6. Verifying loaded data: Once the data has been taken from the primary source system and converted into the desired format, the data is loaded to the target warehouse. Here, the testers reconcile the data and check for data integrity.
  7. Preparing summary report: After the test, the QA team prepares a summary report. It contains all the findings of the tests and documents bugs and errors that were detected during the testing process. The report lets decision-makers know the outcome of the ETL testing process.
  8. Closing and reports: Filing and submitting ETL test closure report.

ETL Testing Challenges

Turning raw data into subject-oriented, nonvolatile, and ready-to-use Business Intelligence isn’t easy. Simply because of the complexity and the volume of the data involved. The data is often stored in one format in the source system and another in destination systems. So, testing the data in different locations leads to numerous challenging situations. Some challenges to watch out for are: 

  • Inaccurate, corrupt, or duplicate data
  • Data loss or truncation during migration
  • ETL application inappropriately rejecting relevant data or replacing it with default values
  • Lack of an inclusive test bed
  • Absence of comprehensive business requirements
  • Use of outdated or inappropriate testing tools
  • Highly unstable testing environment
  • Complex business flow information
  • Frequent changes in the requirements
  • Arduous and time-consuming execution due to big and inconsistent chunks of data

Types of ETL Testing


ETL testing is intended to ensure error-free transfer of data from the source to the target system. It is designed to tackle challenges and address the nuances of the ETL cycle. Various types of tests are executed at different stages, and they can be classified as the following: 

Production Validation Testing: In order to obtain accurate reports for analysis, the data used in production should be error-free. This test checks the data transferred to the production system. It includes validating the data in the production system and comparing it against the source data. 

Source-to-target Data Testing: In this test, data values stored in the source system are cross-checked with the data stored in the target system. Source-to-target data testing is a time-consuming process and is very crucial for financial and banking projects.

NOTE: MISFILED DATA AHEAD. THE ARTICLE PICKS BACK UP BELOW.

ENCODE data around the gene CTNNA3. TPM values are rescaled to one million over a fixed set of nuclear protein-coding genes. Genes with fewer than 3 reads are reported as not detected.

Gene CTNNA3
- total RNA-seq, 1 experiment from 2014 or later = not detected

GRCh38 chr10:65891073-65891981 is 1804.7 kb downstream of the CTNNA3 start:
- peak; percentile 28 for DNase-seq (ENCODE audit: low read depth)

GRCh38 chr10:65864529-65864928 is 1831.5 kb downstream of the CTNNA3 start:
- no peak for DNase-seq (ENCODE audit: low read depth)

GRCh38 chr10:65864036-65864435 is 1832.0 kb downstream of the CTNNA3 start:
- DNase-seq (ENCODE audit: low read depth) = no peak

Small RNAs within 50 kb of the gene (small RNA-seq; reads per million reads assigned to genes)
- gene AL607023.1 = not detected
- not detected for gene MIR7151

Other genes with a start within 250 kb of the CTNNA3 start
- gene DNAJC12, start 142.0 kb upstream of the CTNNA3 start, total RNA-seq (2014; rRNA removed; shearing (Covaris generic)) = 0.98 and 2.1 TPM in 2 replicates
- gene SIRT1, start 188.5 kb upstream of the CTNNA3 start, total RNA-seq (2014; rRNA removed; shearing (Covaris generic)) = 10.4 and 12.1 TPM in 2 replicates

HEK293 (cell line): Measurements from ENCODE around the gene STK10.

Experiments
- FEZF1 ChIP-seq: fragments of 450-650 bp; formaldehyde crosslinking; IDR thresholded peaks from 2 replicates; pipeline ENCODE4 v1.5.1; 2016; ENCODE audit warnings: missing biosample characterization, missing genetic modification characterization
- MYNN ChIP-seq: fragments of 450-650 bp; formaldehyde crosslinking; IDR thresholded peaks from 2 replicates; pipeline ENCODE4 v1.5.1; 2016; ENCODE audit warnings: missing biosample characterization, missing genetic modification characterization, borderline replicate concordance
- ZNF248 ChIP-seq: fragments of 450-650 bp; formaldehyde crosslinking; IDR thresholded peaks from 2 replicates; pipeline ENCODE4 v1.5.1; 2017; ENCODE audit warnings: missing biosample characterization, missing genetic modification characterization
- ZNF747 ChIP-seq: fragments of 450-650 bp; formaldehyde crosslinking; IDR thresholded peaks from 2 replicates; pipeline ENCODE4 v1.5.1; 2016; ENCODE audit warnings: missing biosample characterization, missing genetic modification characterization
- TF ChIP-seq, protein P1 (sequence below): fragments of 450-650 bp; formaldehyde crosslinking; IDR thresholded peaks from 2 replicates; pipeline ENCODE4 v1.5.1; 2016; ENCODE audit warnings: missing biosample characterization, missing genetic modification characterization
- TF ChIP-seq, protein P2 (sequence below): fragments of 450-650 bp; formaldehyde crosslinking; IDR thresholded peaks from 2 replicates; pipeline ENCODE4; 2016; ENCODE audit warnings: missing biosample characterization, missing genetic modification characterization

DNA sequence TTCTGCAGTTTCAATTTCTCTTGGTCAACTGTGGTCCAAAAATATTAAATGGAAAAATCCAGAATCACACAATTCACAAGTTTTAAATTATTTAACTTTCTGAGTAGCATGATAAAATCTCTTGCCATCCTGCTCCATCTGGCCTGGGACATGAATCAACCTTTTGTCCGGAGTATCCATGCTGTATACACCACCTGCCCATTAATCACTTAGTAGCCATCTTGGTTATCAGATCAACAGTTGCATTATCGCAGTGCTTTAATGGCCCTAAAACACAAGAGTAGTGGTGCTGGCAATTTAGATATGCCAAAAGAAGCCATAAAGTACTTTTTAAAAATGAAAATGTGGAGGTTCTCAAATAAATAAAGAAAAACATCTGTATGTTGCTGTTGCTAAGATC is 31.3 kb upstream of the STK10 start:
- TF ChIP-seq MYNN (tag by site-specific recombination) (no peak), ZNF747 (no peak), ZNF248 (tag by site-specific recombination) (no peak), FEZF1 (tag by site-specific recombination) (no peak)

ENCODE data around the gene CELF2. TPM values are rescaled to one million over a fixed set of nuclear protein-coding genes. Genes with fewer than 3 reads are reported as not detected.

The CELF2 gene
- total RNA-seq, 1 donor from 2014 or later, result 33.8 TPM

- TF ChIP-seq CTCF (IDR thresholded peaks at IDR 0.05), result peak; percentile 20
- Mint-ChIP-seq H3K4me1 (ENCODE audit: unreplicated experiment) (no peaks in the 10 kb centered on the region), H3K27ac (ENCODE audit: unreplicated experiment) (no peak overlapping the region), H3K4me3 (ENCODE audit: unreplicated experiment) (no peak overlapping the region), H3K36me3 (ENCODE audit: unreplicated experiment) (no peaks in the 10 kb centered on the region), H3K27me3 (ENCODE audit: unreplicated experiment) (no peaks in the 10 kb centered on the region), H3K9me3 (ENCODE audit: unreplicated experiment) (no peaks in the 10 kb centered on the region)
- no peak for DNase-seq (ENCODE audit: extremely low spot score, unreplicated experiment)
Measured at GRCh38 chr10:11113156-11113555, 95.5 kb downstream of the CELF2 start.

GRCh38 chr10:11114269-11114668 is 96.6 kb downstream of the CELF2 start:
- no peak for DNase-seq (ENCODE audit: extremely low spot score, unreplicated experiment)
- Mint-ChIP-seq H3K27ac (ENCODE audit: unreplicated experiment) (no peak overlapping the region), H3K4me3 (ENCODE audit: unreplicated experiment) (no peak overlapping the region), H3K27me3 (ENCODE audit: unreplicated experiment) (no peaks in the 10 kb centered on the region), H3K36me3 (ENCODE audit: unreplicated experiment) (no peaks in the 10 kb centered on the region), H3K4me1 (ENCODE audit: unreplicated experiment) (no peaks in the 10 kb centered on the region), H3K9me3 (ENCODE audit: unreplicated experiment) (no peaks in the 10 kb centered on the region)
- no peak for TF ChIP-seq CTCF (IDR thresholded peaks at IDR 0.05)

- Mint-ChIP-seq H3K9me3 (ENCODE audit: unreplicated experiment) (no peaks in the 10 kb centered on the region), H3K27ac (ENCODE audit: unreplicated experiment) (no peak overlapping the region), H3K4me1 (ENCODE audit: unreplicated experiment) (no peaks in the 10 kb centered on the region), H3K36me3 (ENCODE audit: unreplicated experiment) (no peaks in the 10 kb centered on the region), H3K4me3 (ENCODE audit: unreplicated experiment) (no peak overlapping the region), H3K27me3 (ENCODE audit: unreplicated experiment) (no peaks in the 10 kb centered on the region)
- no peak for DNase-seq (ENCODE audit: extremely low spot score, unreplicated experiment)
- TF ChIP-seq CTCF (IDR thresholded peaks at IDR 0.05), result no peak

Source-to-target Count Testing: This test is performed to verify whether the data count in the source system is matching the data loaded in the target system. The test gives an estimate of the likely outcome but may not necessarily be accurate or reliable. It doesn't involve minute details like the value, order, and type of the data loaded. 

Metadata Testing: This test is performed to check data types, length, indexes, and constraints. 

Performance Testing: The test ensures that loaded data is within the prescribed time frame. It also sees if the system successfully handles the current user traffic and checks if it can sustain the expected increase in the number of users accessing this data.  

Data Transformation Testing: The test verifies if data is transformed in compliance with business requirements and SOPs. The tester runs multiple SQL queries for each row and then matches the output with the destination data.

Data Quality Testing: This test makes sure that the ETL application rejects default values and reports invalid data. A tester performs a Syntax Test to flag invalid characters, patterns, and incorrect case order, etc., and runs Reference Tests to check if the data is according to the overall architectural design. 

Data Integration Testing: In this type of testing, a tester verifies whether data from all the sources are migrated as expected and checks threshold values. The test also involves the integration of data into the warehouse after transformation and loading. 

Report Testing: In this test, the accuracy of the data in reports is assessed. Testers make a few calculations and verify the layout and functionality as per the data model.